Cooking in Toronto: Celebrating Ontario Food in the Toronto Star Cookbook

Contributor Rebecca Ruddle takes a walk down memory lane by cooking in Toronto with the Toronto Star Cookbook, and shares her experiences in this review.

I couldn’t tell you the last time I read a hard copy of the newspaper. I do still read them all of course, but online. We are quickly becoming a (news) paperless society, and the subscriptions department is feeling the pain. The Toronto Star Cookbook brought back all the memories of that huge weekend paper coming in from the front porch. I would sit down with the comics from the Star while the adults read the news and mom clipped out the recipes from the food section. These recipes clipped from the Toronto Star hold such nostalgia for people. The folders containing them have been passed from grandmother, to mother and now to children.

Celebrating Ontario

The Toronto Star Cookbook is, “More Than 150 Diverse and Delicious Recipes Celebrating Ontario”. Written by the Star’s Food Editor and “Saucy Lady” columnist, Jennifer Bain, the book is an homage to everything that is great about living and eating in Ontario. Not only do we have the most wonderful local food producers, but we also boast a population that comes from every corner of the world. We can eat our way around the globe without leaving home and Jennifer’s book reflects this.

Jennifer has assembled the best recipes that have appeared in the Toronto Star over the years including 25 chosen by readers as their family favourites. This is not to say any of the recipes in this book feel dated. Each recipe was re-tested by Jennifer in her hot-pink, Toronto Star test kitchen and updated where necessary. The result is a perfect storm of nostalgia, multiculturalism and foodie culture.

Cooking in Toronto with a Great Family Cookbook

I made the Ontario Sweet Potato Apple Muffins, which were lovely and moist, the Miso Soup with Enoki Mushrooms, Foodshare’s Vegan Caesar Salad and the Cachapas – Corn Pancakes with Cheese. Everything was delicious and easy to make. I even have my eyes on Mike Harris’s One-Bowl Chocolate Cake for our next family birthday despite the politics.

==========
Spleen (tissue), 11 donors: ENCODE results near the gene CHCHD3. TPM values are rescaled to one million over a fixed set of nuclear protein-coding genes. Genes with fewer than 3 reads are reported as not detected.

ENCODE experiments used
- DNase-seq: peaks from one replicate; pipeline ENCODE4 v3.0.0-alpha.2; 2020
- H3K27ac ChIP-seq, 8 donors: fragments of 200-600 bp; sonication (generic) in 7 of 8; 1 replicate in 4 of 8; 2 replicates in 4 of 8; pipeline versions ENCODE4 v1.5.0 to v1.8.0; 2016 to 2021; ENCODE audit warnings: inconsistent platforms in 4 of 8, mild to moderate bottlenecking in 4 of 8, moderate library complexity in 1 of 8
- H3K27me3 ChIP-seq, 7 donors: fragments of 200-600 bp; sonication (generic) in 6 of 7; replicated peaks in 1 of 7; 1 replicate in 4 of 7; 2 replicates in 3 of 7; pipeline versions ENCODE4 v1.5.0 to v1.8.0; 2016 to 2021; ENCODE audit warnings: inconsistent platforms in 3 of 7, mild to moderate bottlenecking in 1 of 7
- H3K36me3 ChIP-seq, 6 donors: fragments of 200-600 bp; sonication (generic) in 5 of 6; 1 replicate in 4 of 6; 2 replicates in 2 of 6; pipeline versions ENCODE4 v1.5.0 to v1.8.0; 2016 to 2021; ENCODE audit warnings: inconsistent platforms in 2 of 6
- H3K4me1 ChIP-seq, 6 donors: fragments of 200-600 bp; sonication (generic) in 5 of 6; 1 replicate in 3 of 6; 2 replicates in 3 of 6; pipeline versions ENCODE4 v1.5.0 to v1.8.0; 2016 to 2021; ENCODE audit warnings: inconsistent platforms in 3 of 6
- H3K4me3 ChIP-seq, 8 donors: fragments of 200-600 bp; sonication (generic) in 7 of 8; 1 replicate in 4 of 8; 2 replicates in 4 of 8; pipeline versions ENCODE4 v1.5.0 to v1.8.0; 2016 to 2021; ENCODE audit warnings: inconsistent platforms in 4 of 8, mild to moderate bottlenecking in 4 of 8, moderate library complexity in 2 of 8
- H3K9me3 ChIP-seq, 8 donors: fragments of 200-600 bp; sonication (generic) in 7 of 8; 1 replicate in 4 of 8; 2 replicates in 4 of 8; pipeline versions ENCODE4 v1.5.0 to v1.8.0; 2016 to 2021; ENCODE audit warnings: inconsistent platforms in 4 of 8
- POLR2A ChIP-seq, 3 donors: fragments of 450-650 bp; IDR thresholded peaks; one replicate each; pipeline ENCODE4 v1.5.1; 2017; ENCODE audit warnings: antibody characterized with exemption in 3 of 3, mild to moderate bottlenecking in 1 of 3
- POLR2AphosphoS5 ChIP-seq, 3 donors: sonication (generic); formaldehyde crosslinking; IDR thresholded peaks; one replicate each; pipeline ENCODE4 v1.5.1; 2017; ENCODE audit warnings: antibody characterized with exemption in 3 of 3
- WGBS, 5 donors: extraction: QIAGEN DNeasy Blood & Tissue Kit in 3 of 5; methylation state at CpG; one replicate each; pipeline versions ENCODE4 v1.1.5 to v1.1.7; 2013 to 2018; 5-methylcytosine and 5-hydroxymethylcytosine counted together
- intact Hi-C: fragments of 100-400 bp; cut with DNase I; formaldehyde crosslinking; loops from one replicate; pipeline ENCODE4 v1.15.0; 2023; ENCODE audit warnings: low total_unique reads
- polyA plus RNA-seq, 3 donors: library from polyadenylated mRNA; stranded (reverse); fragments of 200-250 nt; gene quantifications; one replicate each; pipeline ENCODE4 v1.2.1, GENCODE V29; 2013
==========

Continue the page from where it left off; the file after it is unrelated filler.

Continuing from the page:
Each recipe is accompanied by a charming story of its origin. Many recipes are also accompanied by photographer Ryan Szulc’s delicious looking photos, but I wish there were more. Some of the photos are of ingredients, whereas I would always rather see an image of the final dish. That is really the only fault I can find. It’s a fun cookbook that would make a great addition to any family kitchen and would be a special gift for friends and family living away from home.

The world has changed. My recipe clippings are now sent straight from blogs and online papers directly to my email but the one constant is, I will never give up my cookbooks. Jennifer’s cookbook is going straight to my favourites pile on my kitchen bookshelf where it will be read and used often. If you’d like a copy of your own so that you can take a walk down memory lane by cooking in Toronto, you can find it online or at local bookstores.

Rebecca Ruddle

Rebecca is a Toronto born and bred mom of two young boys. She is always exploring the city looking for fun things to do, eat and see with them, without losing her sanity or breaking the bank. She blogs at Brain-Dead Mom.

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